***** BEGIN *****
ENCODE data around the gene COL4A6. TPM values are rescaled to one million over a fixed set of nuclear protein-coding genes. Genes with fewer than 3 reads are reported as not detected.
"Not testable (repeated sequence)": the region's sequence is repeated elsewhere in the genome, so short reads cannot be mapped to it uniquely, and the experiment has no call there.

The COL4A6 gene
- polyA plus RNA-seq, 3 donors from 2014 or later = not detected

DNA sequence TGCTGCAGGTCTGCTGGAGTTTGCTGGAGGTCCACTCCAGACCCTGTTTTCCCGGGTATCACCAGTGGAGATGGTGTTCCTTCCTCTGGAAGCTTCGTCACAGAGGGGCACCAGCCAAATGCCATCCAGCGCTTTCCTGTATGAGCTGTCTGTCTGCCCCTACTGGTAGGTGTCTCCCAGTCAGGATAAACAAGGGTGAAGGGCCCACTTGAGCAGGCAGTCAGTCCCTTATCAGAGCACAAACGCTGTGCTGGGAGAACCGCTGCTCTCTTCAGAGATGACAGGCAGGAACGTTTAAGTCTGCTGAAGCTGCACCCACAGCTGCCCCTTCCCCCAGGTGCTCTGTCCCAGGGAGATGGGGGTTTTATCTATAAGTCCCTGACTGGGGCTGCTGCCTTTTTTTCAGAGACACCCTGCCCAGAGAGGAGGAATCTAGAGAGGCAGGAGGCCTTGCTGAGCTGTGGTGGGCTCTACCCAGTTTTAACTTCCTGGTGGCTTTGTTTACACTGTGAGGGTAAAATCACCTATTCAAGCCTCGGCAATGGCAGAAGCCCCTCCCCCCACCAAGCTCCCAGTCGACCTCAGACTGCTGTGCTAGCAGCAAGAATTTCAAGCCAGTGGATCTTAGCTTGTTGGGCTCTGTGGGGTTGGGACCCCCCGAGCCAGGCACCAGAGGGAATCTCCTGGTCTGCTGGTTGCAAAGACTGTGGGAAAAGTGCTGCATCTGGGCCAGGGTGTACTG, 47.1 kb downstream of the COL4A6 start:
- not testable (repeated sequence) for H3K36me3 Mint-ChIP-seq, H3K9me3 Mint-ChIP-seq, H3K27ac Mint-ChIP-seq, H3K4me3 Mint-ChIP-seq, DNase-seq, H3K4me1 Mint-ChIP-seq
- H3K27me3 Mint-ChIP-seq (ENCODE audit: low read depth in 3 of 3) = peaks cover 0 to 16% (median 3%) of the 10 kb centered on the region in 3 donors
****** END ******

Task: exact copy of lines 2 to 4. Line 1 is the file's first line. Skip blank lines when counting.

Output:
"Not testable (repeated sequence)": the region's sequence is repeated elsewhere in the genome, so short reads cannot be mapped to it uniquely, and the experiment has no call there.

The COL4A6 gene
- polyA plus RNA-seq, 3 donors from 2014 or later = not detected